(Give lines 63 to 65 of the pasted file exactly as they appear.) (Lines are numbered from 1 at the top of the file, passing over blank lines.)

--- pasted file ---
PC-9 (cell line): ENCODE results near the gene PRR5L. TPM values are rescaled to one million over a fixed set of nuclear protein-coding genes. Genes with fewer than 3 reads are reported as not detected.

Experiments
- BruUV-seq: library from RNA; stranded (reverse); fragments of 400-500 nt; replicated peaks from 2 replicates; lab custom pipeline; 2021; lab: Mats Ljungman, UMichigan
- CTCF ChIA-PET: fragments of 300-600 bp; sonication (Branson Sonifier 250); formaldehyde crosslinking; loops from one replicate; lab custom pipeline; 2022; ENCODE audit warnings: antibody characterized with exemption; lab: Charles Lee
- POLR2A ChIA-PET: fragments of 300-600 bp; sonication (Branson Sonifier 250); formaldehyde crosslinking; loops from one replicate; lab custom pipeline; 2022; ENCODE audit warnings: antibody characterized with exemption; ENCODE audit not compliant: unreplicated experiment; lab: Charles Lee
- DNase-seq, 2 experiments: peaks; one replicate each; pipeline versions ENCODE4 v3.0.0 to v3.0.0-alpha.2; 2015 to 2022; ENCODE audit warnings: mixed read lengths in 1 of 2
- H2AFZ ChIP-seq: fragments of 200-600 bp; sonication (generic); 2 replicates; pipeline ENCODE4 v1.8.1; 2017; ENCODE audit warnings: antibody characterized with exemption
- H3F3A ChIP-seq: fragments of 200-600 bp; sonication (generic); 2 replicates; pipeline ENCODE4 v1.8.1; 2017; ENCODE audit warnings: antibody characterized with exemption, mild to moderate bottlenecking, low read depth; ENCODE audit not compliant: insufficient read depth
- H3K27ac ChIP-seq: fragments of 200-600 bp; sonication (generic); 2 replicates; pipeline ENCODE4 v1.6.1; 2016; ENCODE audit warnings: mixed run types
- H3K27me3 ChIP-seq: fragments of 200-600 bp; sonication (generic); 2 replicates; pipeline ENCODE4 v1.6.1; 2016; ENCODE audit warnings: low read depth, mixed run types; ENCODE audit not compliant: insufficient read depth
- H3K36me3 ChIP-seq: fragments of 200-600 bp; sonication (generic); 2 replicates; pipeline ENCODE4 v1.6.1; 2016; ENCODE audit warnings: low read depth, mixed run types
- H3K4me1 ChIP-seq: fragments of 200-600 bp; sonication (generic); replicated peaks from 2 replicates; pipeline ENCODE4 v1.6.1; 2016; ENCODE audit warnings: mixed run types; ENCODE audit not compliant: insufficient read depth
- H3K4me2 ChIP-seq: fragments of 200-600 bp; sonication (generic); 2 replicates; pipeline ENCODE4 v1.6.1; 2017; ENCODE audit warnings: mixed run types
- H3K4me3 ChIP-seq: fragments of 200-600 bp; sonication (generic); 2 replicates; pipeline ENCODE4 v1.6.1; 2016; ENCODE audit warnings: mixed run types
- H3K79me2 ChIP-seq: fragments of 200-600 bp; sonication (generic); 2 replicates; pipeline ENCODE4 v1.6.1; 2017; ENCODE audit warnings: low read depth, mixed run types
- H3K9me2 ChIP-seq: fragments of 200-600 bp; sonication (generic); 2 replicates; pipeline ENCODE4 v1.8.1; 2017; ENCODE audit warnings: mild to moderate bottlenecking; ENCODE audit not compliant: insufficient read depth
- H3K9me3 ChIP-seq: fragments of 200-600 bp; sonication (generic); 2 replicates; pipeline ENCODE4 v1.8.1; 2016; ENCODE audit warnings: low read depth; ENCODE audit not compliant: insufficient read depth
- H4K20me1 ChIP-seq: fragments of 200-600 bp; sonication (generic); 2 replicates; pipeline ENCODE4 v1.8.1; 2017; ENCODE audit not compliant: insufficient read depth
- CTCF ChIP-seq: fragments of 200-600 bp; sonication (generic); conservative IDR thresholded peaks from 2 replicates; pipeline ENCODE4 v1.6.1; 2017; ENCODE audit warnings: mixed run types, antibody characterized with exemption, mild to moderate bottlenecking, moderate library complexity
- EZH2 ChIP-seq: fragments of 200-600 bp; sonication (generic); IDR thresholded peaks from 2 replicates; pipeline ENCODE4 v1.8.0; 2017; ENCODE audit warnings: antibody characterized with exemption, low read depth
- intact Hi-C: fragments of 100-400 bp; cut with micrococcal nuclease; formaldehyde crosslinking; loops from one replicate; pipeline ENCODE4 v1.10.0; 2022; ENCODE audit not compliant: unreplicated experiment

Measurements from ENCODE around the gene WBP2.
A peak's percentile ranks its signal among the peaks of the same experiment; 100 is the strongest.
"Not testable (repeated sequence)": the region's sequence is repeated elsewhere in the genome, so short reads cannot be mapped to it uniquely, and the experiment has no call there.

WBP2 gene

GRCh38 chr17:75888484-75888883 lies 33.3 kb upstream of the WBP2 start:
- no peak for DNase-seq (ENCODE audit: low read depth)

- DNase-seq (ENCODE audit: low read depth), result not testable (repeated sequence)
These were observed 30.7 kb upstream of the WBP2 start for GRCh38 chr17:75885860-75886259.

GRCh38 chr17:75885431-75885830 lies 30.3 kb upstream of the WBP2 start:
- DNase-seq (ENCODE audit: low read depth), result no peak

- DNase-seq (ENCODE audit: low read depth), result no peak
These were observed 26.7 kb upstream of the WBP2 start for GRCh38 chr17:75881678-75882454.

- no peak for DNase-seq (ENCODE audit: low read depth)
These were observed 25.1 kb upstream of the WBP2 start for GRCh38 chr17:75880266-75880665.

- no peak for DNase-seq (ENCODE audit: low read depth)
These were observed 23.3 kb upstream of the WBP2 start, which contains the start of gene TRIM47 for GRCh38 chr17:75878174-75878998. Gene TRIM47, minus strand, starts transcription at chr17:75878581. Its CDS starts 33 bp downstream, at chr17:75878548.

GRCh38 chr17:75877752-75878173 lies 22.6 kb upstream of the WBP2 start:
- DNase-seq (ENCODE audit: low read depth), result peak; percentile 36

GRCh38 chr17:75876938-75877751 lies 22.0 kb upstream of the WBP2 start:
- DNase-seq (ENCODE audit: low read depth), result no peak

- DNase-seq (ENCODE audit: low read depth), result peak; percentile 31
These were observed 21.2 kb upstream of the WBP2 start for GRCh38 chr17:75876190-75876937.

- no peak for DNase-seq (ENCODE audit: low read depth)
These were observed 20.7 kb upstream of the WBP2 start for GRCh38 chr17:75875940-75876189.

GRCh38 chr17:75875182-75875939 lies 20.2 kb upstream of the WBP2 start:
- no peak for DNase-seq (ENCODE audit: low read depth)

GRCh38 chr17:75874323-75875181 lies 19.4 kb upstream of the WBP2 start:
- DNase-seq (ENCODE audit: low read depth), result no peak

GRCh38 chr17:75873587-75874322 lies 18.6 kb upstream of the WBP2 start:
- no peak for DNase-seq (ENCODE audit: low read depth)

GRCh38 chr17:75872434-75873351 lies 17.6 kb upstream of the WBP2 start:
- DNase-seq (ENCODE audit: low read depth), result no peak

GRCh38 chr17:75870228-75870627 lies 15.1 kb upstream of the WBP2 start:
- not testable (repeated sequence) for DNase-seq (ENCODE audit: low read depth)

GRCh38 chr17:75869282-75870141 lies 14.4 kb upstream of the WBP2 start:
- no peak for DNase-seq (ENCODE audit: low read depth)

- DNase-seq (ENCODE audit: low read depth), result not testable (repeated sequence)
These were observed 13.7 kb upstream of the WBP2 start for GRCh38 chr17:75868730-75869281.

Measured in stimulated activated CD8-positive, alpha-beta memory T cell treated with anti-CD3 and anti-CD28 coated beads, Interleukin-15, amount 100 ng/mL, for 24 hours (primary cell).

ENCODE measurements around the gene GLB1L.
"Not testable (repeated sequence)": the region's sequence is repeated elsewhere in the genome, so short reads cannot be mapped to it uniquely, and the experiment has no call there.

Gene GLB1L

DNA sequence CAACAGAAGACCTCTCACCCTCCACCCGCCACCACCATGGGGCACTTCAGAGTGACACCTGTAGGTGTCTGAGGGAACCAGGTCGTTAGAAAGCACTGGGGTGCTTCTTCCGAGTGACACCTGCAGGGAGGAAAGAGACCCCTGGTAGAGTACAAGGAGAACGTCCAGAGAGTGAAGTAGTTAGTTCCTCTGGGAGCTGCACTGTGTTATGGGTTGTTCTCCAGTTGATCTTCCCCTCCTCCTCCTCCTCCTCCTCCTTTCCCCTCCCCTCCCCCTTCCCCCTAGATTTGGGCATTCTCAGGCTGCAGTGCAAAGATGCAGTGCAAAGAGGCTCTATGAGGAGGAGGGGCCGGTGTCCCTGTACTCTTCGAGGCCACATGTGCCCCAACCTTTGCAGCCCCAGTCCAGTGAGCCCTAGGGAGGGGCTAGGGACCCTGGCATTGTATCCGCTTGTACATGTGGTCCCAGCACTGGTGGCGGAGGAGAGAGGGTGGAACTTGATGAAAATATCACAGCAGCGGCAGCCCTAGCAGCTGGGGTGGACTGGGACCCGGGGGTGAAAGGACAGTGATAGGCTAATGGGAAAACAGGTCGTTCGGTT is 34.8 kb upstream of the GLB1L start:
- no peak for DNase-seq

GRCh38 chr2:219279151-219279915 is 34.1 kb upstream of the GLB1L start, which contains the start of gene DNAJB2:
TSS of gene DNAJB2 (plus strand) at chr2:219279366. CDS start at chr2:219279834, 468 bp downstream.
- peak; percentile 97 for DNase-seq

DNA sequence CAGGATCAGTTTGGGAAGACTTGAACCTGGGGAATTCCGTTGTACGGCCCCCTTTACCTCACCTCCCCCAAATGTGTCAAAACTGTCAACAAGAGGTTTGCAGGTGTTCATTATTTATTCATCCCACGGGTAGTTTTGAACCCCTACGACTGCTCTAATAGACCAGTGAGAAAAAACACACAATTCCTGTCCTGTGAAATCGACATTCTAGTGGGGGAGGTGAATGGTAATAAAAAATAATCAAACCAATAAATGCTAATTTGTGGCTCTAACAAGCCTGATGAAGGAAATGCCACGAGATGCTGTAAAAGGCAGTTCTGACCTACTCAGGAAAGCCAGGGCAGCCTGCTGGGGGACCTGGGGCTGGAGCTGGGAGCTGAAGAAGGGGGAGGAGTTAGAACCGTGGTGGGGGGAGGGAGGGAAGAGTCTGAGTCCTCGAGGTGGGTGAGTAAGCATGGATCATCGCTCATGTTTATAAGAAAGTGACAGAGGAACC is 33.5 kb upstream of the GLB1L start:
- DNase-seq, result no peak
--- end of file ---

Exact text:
Gene GLB1L

DNA sequence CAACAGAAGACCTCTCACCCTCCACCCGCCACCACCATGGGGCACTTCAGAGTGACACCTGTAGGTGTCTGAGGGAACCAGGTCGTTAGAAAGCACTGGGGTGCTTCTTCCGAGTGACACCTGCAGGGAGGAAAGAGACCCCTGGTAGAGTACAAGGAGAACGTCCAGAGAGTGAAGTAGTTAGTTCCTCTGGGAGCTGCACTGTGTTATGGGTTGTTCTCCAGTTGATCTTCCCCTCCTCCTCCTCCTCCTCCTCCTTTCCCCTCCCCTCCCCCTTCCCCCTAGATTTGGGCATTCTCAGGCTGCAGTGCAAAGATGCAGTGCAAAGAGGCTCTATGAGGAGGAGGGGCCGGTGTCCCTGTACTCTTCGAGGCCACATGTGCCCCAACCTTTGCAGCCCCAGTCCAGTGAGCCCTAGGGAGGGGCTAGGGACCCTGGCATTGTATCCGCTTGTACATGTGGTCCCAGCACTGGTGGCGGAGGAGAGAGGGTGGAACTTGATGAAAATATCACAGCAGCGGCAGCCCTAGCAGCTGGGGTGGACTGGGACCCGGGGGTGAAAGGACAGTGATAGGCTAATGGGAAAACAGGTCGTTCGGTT is 34.8 kb upstream of the GLB1L start:
- no peak for DNase-seq